Of course I haven’t forgotten about WvW, even if Anet has been dragging its feet with dawn-out betas. The lack of updates and support for WvW is an embarrassment. The game had such unique opportunity to tie in players from different servers and give them incentive to compete over territory and such. Of course, the most unique aspect WvW had was its rewards for the winning world appearing as improved gathering and such in the PvE worlds. The move to megaservers was the deathblow to all that. Without incentives, it just became another boring competition of round robin with the occasional tournament. If there’s no point in competing (and I don’t mean rewards, I mean an actual reason or purpose for players to fight over territory), then we aren’t going to do it. The mode is just languishing and sad, the test phases notwithstanding.

Overall, since Anet hasn’t changed anything meaningful for these modes yet, my opinions haven’t changed either, and so it doesn’t deserve a PvP award.

New World

New World has real potential to be a great MMO for PvP except for the fact that it continues to gatekeep the majority of PvP behind a huge level and gear grind. I played over 60 hours or so of the game, and I’m still so far from max level that I literally haven’t participated in the actual PvP modes the game includes – that is, the Wars and the battlegrounds and arenas.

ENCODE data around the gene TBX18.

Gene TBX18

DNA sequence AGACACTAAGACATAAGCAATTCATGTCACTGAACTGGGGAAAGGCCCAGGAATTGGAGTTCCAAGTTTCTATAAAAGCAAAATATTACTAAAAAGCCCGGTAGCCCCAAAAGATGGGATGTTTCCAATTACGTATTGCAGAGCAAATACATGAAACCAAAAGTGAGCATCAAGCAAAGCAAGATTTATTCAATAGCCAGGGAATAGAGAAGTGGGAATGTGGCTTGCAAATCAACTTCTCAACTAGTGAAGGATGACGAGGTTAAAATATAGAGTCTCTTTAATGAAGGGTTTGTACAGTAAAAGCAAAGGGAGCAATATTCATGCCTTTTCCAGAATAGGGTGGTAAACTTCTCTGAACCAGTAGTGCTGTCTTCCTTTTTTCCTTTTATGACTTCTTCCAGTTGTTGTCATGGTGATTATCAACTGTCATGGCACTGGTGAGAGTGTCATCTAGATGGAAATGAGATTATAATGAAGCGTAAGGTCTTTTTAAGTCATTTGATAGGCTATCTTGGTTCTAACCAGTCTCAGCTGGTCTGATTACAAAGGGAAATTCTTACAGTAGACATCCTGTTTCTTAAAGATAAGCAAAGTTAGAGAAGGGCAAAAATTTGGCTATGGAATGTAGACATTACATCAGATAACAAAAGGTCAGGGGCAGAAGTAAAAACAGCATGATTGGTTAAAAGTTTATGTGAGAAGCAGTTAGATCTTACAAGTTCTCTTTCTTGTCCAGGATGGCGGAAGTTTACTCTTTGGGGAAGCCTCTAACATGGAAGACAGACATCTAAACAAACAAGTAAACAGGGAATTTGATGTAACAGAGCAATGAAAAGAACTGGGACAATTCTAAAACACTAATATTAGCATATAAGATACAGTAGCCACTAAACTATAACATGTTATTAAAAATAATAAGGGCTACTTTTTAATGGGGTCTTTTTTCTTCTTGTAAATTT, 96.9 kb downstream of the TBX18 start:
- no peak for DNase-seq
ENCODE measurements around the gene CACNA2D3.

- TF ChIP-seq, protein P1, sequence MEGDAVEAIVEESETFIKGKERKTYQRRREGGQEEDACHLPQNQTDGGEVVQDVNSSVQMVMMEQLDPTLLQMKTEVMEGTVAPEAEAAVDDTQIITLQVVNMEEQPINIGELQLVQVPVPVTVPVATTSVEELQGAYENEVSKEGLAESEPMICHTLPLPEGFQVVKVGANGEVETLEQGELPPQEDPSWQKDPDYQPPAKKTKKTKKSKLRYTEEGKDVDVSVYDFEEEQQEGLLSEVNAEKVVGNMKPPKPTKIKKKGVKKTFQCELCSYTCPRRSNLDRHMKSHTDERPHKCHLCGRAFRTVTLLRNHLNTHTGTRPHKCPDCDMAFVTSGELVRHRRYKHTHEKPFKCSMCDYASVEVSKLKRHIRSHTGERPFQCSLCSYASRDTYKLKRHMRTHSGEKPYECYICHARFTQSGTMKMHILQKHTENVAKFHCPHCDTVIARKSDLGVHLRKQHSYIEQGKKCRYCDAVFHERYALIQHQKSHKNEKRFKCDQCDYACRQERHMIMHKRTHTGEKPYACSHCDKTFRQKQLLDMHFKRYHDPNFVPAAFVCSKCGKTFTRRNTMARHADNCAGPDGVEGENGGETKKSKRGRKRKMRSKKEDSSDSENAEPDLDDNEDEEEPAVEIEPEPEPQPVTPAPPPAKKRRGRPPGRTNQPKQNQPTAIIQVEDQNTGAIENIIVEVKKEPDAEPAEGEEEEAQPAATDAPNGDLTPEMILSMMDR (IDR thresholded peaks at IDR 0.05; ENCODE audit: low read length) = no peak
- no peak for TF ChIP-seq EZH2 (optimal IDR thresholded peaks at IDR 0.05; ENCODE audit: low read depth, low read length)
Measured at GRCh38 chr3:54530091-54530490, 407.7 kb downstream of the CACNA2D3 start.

With the Wars, there’s a weird lottery that chooses which guild is the primary owner. The system amount to a popularity contest. Even if you’re in a guild that has started the war, the guild master chooses who’s on the inside track and who gets left out.

Then there’s the battleground, Outpost Rush. I had a chance to play this on a testing server once and liked the mode overall. It was a bit too big and slow for me to really want to play it regularly, but it had a lot of good ideas. And then it was locked as an endgame-only mode, meaning you’ll have to grind through PvE just to get to it.

Last is the arenas. These were actually added this year, and I was so hyped for them. I thought, this is really it – this is the moment that New World finds its PvP footing and gets the ball rolling! Honestly, if Amazon had setup and added this mode successfully, I can guarantee I would’ve been arguing for New World as the PvP MMO of the year. It promised to offer small-scale, quick bouts that also earned players experience! But of course, the studio managed to flub it. Arenas don’t normalize levels but instead group you with players in your level range, which resulted in no one queuing under max level… again. I waited in queue for over an hour, two nights in a row at level 30-something. The arena didn’t pop even once.

Truly, it’s mind boggling that probably the best part of New World is the PvP, yet you can’t play it until you’ve PvE’d for a hundred hours. No thanks.

The very whitest of strakes.

Elder Scrolls Online